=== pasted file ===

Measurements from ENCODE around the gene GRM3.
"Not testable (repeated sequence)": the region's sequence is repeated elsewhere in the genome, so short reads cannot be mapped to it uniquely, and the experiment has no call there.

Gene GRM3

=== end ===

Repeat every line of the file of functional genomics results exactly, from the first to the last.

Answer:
Measurements from ENCODE around the gene GRM3.
"Not testable (repeated sequence)": the region's sequence is repeated elsewhere in the genome, so short reads cannot be mapped to it uniquely, and the experiment has no call there.

Gene GRM3